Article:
Albion Monitor /News

Developed Nations Wanted to Play Pollution Poker

by Dipankar De Sarkar

(IPS) LONDON -- The European Union presented itself as the "good guys" at the Kyoto Climate Summit -- but there was more to their position than met the eye.

Key to the proposal by the European Union (EU) was the "bubble" -- a plan which would have required all industrialized countries to cut emissions of carbon dioxide (CO2), methane and nitrous oxide by 15 percent of 1990 levels by 2010.

Britain can be generous with its emission levels, having all but shut down its coal industry to silence powerful miners' unions in the 1980s
Though better than most offers from the principal polluter nations, and much better than the U.S. position, it still fell short of environmentalist's desires for faster action and deeper cuts. The World Wide Fund for Nature (WWF), for instance, called for a 20 percent cut in industrialized countries' CO2 emissions by 2005, with more cuts to follow.

But there was a catch with the EU position: it advocated a flat- rate cut in greenhouse gas across the developed world, yet plans the kind of flexibility and quota-swopping within its 15-nation membership that it wanted to deny the rest of the world.

At home within the 15 EU states, the bloc planned differentiated cuts that could allow some poorer nations like Portugal and Spain to actually increase emissions -- the balance being made up across the EU by countries like Britain and Germany that have the capacity to cut more than the EU would require.

These differentiated targets would help the EU as a whole to create a so-called "bubble" of emissions quota totals in which the total adds up to the required, even if the some of the individual nations are hiking their emissions.

Britain all but shut down its coal industry to silence powerful miners' unions in the 1980s, drawing instead from its plentiful gas reserves; Germany dealt with the problem of former East German heavy industry inherited after reunification by closing it down. The result was a substantial, statistical drop in CO2 emissions that have nothing to do with environment policy, but which are being used, years later, to balance emissions increases elsewhere in the EU.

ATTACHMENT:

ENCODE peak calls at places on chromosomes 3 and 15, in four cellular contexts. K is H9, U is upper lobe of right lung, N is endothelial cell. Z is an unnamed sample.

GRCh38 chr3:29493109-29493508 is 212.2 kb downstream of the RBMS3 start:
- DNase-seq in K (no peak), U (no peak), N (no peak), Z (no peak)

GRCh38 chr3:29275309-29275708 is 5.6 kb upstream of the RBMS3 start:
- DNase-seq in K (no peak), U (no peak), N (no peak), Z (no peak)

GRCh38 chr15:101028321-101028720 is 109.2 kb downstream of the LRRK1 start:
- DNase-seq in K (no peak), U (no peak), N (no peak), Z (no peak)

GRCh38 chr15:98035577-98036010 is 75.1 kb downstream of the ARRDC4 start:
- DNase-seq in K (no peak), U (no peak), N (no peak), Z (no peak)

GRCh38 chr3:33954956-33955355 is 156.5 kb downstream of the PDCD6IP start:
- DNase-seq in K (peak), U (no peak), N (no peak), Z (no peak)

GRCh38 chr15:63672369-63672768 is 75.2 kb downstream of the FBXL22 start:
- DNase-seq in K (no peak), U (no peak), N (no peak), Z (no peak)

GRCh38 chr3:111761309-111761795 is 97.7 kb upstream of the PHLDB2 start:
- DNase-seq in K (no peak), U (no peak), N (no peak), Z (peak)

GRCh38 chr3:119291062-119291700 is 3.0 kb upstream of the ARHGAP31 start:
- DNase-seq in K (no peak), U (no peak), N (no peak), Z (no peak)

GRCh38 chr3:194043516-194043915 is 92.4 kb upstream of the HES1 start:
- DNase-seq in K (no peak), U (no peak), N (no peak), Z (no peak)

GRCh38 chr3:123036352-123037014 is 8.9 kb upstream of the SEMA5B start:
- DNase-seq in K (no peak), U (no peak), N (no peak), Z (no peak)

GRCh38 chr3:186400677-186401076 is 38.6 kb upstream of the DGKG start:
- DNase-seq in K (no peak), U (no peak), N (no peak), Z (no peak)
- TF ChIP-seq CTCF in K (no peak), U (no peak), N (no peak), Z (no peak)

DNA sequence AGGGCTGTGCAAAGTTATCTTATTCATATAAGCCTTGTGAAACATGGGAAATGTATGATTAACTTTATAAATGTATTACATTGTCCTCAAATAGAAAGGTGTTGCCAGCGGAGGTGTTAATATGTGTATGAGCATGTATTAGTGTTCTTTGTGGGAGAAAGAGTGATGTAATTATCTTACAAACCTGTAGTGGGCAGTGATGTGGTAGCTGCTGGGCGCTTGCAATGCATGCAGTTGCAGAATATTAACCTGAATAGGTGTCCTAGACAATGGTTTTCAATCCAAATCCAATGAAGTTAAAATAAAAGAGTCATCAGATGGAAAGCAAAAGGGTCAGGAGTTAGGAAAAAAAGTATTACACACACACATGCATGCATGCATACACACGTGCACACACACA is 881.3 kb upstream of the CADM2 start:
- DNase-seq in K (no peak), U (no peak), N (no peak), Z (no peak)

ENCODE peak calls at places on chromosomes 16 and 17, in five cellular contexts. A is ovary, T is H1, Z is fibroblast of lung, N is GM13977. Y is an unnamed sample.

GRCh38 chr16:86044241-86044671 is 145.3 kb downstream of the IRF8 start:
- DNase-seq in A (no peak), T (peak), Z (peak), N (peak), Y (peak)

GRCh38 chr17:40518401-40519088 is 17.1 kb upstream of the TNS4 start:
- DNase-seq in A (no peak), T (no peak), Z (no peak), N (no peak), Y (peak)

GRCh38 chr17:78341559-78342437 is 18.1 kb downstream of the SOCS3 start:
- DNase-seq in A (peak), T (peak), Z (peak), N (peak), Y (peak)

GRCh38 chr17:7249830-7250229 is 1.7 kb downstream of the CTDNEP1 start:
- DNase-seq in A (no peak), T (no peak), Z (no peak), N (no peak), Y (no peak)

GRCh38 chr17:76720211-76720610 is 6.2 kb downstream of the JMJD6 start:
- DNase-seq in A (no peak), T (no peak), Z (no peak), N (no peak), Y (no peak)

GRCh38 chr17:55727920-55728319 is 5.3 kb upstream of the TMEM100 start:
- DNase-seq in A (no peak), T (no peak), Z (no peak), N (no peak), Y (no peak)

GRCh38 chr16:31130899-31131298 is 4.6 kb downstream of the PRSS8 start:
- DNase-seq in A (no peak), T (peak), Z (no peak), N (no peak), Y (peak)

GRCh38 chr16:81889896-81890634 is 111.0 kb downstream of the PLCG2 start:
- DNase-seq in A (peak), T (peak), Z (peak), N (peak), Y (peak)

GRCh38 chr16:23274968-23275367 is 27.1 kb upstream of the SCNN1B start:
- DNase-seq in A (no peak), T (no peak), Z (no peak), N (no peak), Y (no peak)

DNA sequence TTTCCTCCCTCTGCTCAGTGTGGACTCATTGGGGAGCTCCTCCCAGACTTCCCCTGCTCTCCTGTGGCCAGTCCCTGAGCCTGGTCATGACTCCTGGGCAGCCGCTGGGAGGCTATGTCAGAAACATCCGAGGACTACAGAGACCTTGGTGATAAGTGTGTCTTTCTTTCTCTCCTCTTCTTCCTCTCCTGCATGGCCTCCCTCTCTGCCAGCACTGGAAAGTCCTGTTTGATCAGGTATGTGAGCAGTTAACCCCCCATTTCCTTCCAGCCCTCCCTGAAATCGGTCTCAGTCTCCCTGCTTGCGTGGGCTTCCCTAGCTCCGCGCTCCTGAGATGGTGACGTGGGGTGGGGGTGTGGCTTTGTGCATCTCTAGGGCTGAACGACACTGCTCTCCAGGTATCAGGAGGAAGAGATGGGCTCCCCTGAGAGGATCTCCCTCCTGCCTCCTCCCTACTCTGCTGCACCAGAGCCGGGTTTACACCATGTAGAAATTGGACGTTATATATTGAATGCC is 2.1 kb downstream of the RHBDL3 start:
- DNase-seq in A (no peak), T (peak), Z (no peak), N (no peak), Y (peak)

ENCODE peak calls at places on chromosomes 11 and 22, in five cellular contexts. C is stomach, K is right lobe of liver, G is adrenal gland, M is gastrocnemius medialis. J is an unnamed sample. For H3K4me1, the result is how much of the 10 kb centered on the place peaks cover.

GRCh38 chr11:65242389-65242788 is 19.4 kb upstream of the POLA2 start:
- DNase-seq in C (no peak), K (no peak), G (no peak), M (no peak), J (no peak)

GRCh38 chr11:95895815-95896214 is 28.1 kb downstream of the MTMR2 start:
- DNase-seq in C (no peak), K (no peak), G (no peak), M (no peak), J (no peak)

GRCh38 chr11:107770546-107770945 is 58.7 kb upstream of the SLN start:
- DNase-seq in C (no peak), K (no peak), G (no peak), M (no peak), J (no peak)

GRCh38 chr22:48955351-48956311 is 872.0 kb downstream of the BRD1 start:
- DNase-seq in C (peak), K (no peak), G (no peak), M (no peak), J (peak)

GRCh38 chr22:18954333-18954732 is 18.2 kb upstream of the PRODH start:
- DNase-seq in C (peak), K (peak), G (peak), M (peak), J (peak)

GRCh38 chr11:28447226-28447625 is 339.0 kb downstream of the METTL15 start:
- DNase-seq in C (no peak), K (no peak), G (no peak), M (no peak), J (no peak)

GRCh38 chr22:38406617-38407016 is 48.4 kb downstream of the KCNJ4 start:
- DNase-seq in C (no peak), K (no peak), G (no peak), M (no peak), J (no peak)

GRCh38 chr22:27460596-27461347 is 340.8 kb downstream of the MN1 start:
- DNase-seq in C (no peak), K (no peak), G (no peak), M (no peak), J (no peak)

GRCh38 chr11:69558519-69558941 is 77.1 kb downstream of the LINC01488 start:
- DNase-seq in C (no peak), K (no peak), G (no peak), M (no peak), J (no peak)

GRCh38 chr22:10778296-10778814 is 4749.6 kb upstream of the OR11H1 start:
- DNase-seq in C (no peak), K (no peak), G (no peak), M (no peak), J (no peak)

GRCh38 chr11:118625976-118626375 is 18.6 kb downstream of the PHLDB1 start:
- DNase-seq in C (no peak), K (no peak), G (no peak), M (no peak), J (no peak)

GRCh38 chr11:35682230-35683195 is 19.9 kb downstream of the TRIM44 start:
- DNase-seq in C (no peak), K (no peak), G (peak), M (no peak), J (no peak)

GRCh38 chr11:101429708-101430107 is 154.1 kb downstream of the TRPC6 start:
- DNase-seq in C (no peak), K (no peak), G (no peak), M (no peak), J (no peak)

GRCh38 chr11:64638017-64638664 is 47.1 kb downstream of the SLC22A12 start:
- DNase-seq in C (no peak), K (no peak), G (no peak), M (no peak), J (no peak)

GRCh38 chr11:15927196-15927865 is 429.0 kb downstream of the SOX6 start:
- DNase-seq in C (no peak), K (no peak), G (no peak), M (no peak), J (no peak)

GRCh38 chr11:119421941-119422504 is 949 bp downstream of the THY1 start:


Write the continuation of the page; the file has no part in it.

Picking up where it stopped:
The "bubble" was seized upon by other nations as the source of a loophole to circumvent the problems of emissions cuts, although groups like WWF argued in the first week of the Climate Summit that such an agreement was dangerous.

"Agreed reductions must not be offset by allowing loopholes which under the headline of flexibility are being considered as part of the final agreement," the WWF said.

"If utilized, these loopholes could effectively cause an increase in emissions from industrialized countries instead of reductions and thus undermine the entire protocol."

Trading emission levels
Japan was also looking for partners in another giant bubble, of two or three groups of nations -- one suggestion was the EU plus a part of OPEC, the U.S. and Russia.

As with Germany, Russian emissions have fallen dramatically as the end of state subsidies closed factories across the Federation. Russia was said to be touting for U.S. partnership in a bubble that could allow the U.S. to emit already abated emissions from Russia for a given price.

"This is a type of 'hot air' emissions-trading. Russia would be selling emission reductions that had not resulted from efforts to protect the climate while the purchaser would avoid having to take actions at home," the WWF said.

Emissions-trading regime will most likely grant Russia a quota far in excess of what it needs, and trading would allow emissions to increase.

There was another dispute over EU policy, this time over negotiations on "sinks" -- any process, activity or mechanism which removes a harmful gas from the atmosphere. These include forests, which absorb CO2.

According to the WWF, confrontation mounted within the EU over what is called the "net approach," which refers to setting targets on greenhouse gas emissions minus the amount absorbed by "sinks." Leading scientists warn against using the net approach, saying sinks cannot be quantified accurately.

In terms of numbers, the EU's 15 member-states discharge less CO2 into the air than the United States. And, unlike the United States, their emissions are declining. In 1994, the EU discharged more than three million tons of CO2 -- marginally down from 1990 levels.

But at the same time, the U.S. produced growing levels of CO2 -- 5 million tons of CO2 in 1995, a five percent increase in five years. The discharge is expected to rise by 23 percent in 2010.

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Albion Monitor December 15, 1997 (

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